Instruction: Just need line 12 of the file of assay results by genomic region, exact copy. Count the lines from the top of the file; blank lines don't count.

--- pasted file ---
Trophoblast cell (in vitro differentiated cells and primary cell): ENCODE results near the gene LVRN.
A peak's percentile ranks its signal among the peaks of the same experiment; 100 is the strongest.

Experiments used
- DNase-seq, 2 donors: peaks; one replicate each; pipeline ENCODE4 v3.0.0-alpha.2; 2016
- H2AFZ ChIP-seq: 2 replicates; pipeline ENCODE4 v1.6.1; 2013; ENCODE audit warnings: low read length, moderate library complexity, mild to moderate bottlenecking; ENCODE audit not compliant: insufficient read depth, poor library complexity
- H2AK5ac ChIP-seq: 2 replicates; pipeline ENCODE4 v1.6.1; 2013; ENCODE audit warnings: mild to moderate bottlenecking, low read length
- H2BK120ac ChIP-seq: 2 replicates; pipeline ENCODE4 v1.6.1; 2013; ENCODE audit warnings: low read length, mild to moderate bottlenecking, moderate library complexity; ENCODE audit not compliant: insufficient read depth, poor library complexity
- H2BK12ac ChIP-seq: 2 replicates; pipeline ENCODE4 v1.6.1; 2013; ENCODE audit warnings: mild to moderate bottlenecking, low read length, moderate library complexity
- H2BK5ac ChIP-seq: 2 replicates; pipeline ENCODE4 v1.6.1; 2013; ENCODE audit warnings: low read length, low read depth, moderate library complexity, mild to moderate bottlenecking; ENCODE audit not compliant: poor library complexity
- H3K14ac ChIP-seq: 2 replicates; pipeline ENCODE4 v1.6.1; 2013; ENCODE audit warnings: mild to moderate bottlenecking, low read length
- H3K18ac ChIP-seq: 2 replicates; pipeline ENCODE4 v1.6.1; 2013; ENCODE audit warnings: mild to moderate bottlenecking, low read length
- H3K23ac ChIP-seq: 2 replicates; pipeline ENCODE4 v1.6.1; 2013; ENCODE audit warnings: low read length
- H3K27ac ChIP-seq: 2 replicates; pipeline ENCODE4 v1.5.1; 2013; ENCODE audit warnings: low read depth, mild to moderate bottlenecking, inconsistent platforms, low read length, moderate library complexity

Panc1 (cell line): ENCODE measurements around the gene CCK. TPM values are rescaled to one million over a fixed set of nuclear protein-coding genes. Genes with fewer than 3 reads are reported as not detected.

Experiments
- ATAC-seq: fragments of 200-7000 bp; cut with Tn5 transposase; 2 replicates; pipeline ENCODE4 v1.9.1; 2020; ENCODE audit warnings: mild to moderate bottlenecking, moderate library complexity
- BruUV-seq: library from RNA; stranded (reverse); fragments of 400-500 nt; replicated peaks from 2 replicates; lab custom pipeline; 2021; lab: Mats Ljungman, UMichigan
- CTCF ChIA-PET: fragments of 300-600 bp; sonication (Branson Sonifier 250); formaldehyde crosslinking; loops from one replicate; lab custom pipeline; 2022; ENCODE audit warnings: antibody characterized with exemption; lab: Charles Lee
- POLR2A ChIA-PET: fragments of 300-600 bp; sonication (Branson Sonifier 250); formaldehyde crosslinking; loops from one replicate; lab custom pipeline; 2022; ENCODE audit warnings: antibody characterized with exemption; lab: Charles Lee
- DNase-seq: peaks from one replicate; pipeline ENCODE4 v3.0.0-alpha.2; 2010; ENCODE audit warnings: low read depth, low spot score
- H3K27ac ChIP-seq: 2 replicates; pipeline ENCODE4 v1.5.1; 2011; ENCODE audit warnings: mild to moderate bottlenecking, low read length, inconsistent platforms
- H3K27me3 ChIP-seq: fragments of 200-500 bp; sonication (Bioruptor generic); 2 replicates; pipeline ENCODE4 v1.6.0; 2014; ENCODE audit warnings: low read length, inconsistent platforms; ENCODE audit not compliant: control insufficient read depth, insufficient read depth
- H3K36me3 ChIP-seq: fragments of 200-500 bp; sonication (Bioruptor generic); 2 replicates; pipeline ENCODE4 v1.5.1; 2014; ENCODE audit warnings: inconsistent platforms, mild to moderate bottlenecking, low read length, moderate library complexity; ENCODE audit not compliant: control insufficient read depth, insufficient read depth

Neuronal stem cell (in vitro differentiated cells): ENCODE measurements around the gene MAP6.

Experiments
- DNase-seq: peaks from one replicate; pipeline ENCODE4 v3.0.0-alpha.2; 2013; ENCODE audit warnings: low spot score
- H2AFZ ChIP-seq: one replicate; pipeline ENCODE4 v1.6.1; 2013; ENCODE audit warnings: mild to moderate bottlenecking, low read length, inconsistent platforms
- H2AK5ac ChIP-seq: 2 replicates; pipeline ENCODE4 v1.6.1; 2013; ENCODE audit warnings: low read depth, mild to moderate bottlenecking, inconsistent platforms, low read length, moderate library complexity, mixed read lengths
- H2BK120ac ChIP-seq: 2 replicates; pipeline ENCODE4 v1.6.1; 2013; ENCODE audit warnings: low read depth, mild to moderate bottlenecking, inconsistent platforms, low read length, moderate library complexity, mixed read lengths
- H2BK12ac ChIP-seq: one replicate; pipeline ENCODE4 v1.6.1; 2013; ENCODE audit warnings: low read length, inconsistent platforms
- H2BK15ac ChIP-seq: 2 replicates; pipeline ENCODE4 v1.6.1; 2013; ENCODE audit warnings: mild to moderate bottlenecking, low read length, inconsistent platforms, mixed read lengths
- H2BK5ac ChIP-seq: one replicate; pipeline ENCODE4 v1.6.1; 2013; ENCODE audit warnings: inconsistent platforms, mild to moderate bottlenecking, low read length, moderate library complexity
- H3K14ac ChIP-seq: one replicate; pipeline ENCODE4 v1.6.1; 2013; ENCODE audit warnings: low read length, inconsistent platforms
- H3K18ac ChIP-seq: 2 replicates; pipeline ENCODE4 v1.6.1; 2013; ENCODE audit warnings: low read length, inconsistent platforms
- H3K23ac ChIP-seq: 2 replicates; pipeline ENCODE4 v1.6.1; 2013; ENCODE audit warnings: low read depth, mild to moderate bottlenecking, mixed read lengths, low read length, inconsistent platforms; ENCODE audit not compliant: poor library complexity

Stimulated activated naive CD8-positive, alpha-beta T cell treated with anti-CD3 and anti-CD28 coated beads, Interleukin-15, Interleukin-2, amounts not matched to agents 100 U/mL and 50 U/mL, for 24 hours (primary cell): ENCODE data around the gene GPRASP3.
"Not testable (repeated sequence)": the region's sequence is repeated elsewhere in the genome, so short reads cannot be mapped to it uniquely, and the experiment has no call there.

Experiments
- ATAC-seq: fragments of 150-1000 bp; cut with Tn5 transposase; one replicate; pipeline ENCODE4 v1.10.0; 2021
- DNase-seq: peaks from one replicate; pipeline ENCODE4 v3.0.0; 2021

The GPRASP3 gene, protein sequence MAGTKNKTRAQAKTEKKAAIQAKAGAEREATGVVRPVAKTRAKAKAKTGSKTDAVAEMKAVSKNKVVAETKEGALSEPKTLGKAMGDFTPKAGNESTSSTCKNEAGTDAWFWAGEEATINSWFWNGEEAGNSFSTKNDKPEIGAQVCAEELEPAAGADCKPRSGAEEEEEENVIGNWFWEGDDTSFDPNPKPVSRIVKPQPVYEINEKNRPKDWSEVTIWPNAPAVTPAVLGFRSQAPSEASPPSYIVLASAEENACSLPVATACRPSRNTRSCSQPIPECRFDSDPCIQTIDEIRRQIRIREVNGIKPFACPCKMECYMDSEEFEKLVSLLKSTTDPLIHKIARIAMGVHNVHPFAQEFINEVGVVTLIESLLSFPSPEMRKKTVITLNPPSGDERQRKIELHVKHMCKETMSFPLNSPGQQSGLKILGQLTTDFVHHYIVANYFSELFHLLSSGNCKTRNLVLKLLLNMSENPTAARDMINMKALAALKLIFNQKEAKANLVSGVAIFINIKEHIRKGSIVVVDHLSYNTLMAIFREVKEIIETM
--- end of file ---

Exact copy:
- H3K23ac ChIP-seq: 2 replicates; pipeline ENCODE4 v1.6.1; 2013; ENCODE audit warnings: low read length